A month ago I wrote about the perishable nature of our digital data. Maybe it's just me, but it seems like Historical Erosion has always been on the Fast Track in America...Oh sure, Citizen Preservationists are curating bits and pieces of our history from coast to coast, but American Culture hit the ground running sometime after that first Thanksgiving in Plymouth, and has been running away from the history we make like it's a house on fire.
Now that American Culture increasingly happens in (or, at the least is chronicled in) the Digital Realms, and given that the pace of change multiplies exponentially in the Digital World, I found some calming hope this week in our Digital World.
Here's the back story. Back around the Fourth of July, my 16 month old DELL laptop began exhibiting some overheating symptoms. By July 11th, a file in the Master Boot Record became corrupted and the machine would log me on top a "Temporary Profile"...Not good. As sole user and administrator of this machine this would never do. Under a Temp Profile, I was denied access to all files associated with me, and any changes I made would magically disappear the next time the computer started. As the only user, ALL the files are associated with me...or rather were associated with me!
The first Temp Profile warning occurred right after I downloaded some photos from my digital camera. I freaked out and shut it down to deal with it later when I was fully rested and had nothing on the docket. The next time I fired it up, I could see those photos being uploaded to Carbonite, the online backup service. I couldn't actually see the photos, but I could see their file names on the Carbonite Dashboard as they uploaded to Carbonite's servers
I retreated to my seven year old COMPAC laptop for day to day use, and started researching a solution to get my privileges back on my own computer. Even at Microsoft's Knowledge Base, I found several close but no cigar "solutions". I waited, and continued my quest for knowledge...Like clockwork, I began to receive an email every Sunday from Carbonite, warning me that my computer HAL2010 had not contacted Carbonite's Backup Servers in a week...and some helpful hints to make it easier to restore my files.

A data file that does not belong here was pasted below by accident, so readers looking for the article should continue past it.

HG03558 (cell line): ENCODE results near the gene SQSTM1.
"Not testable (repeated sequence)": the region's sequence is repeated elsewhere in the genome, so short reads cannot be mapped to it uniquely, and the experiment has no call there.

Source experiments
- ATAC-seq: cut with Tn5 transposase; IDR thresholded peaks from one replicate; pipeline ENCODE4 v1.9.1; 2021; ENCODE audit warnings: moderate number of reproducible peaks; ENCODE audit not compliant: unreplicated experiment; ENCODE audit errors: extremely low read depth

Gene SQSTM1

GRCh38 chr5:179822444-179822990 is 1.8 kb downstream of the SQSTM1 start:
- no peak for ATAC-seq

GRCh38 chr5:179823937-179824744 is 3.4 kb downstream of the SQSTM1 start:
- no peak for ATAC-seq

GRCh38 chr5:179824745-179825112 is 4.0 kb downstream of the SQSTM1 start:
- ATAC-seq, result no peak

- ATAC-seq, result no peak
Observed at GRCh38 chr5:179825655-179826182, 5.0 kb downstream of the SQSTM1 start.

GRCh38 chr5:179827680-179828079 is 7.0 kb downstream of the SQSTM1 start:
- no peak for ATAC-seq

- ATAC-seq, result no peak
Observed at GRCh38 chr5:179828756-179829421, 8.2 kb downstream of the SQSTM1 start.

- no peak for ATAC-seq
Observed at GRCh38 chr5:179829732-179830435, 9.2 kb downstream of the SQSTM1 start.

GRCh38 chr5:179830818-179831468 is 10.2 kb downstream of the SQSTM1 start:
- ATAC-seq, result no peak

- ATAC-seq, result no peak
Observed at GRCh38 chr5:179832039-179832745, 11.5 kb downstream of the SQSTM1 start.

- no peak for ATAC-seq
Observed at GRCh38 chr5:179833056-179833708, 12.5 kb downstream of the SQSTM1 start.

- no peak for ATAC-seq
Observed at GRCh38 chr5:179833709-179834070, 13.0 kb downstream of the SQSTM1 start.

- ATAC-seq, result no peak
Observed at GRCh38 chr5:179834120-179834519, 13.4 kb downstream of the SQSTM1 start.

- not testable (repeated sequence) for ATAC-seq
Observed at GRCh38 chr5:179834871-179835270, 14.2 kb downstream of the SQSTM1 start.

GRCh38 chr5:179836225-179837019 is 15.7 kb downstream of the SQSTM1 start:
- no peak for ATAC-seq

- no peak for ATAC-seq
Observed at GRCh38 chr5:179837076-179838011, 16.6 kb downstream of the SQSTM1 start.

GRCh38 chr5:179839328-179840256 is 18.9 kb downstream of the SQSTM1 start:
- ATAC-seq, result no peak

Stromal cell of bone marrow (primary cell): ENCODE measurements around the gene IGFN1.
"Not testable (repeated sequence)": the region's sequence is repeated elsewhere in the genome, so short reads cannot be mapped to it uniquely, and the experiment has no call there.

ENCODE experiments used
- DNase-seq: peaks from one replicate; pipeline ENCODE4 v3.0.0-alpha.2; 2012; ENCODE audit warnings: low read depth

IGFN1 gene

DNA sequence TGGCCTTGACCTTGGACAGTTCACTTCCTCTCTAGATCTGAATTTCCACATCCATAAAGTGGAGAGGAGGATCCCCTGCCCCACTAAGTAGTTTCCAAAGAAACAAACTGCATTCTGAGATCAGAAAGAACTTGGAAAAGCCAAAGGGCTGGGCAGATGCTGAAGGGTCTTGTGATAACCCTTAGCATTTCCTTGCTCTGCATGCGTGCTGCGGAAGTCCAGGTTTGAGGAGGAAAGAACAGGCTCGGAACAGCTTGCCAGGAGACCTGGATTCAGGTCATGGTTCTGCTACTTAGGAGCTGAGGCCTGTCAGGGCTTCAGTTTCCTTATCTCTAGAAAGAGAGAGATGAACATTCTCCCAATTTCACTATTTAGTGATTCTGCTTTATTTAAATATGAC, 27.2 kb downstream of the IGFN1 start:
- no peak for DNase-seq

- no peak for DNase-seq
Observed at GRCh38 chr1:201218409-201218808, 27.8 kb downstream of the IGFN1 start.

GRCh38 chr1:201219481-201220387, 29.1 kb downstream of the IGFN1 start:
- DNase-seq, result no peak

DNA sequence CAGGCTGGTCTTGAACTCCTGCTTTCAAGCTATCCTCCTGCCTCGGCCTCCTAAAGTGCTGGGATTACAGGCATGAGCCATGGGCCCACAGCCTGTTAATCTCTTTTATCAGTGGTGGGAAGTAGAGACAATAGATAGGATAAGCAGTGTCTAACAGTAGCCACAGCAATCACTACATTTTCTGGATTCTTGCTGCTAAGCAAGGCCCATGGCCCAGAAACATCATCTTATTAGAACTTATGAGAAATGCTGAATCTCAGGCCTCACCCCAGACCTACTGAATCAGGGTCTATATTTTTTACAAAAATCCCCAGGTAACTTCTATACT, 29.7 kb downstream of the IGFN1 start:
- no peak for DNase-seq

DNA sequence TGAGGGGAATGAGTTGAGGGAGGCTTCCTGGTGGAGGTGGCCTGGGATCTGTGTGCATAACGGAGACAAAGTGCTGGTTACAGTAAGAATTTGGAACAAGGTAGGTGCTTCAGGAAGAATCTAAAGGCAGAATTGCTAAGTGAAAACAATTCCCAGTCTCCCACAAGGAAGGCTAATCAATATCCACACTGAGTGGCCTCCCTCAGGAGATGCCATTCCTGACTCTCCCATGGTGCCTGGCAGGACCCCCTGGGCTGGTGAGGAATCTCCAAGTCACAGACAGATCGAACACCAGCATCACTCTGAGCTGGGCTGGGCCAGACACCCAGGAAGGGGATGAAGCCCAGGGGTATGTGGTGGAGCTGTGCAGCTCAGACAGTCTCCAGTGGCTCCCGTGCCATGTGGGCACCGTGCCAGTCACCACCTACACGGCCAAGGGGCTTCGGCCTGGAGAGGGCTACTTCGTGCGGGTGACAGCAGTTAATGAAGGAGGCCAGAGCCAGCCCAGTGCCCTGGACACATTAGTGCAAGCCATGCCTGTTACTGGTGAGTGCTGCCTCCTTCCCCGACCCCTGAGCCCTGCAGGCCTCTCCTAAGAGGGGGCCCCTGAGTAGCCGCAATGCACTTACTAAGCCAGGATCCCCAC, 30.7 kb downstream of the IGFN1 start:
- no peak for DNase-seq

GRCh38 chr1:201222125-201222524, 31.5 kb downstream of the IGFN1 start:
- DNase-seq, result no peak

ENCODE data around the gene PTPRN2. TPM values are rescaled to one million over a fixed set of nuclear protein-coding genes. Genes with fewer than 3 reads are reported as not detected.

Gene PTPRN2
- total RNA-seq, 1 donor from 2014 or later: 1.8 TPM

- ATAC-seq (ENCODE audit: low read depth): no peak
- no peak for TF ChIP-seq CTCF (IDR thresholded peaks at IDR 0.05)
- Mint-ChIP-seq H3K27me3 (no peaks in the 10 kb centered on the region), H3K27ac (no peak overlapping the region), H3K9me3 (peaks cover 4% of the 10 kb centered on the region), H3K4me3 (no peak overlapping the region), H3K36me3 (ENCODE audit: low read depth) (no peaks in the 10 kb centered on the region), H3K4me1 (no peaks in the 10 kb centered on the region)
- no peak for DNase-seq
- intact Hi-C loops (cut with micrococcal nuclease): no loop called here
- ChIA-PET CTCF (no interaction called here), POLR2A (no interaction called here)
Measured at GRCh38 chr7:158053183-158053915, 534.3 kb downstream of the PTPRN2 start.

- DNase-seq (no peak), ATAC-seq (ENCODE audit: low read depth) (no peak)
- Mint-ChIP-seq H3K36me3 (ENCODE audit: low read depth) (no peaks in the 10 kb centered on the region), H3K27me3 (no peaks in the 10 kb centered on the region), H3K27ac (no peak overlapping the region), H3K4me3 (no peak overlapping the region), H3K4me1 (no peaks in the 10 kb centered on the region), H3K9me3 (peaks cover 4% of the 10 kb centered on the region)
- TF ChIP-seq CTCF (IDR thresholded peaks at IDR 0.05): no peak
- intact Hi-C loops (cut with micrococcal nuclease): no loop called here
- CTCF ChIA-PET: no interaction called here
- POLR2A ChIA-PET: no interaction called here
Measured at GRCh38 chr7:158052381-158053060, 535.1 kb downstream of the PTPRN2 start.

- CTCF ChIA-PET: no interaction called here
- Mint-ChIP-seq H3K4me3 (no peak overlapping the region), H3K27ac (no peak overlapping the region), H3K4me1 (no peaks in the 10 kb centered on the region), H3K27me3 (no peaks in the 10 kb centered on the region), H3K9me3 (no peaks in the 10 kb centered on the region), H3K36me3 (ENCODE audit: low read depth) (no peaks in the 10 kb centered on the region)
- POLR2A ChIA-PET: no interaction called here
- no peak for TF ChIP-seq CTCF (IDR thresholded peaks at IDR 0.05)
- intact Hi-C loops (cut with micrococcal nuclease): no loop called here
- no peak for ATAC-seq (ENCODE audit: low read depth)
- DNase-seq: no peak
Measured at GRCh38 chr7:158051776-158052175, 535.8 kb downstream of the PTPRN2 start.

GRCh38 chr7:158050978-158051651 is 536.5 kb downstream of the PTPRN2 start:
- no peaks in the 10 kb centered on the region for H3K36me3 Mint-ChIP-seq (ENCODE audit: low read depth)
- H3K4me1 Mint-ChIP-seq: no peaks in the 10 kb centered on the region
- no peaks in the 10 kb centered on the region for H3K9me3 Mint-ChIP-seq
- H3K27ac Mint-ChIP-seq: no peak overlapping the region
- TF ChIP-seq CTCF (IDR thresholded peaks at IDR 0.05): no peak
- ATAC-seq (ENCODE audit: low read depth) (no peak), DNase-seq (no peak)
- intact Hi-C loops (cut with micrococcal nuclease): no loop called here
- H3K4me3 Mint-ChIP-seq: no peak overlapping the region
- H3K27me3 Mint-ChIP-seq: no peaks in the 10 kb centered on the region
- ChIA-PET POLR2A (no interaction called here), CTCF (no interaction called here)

Last Sunday, no Carbonite email. A cold chill ran down my back, and I resigned myself to my fate...I would have to reinstall Windows7 and all the drivers and programs and restore my files via Carbonite. The DELL Support FAQs advised me that I was looking at 2+ hours to start.
Two plus hours later, I was chatting online with a DELL Technical Support guy. I was once again in charge, but now I was in charge of a less than cooperative computer. 45 minutes of polite chat later, I fell back to Plan B...I started over...
Finally, I got things up and running with one exception...the computer can't find the Wireless Adapter (which is necessary to connect by WiFi to my networks at the DaveCave and the Ancestral Digs)
OK, that I can deal with. I ran an ethernet cable, and was in business.. Windows Update downloaded and installed a hundred or so Critical Updates, and restarted several times. The fan was kicking on too much for my taste so I shut 'er down, pulled the power cord and the battery pack and using a COSTCO-sized can of Dust Remover blew enough dust and lint out of the machine to grow a potato plant in!
Now that she was running cool, I downloaded antivirus software, and the newest Mozilla Firefox browser. I surfed to Carbonite.com, logged onto my account and began a Total Restore. I reset the power profile so the display wouldn't shut off after inactivity. The progress bar advised me that I had "Several Days" to go until I was back in the pink.
Long story short? In a little over two days time, all my files are back on my hard drive. As it turns out, I restored via the Carbonite Info Center before I reinstalled Firefox, so I had to manually reinstall my Firefox Bookmarks. Piece of cake, they're all there, all organized just the way I had 'em.
Words fail me. I haven't been so relieved and happy since I don't remember when!
So from my vantage point 24 hours removed, I can see that barring some EMP Pulse attack on the West's Digital Infrastructure, most of our Digital History Files will be fine as long as someone is looking after them. Storage hardware will evolve, operating systems will go in and out of favor, but as long as a human eye is cast towards the digital libraries, we should stay ahead of any catastrophic incompatibility losses. The $55/year I pay Carbonite is the best $55 I've ever spent.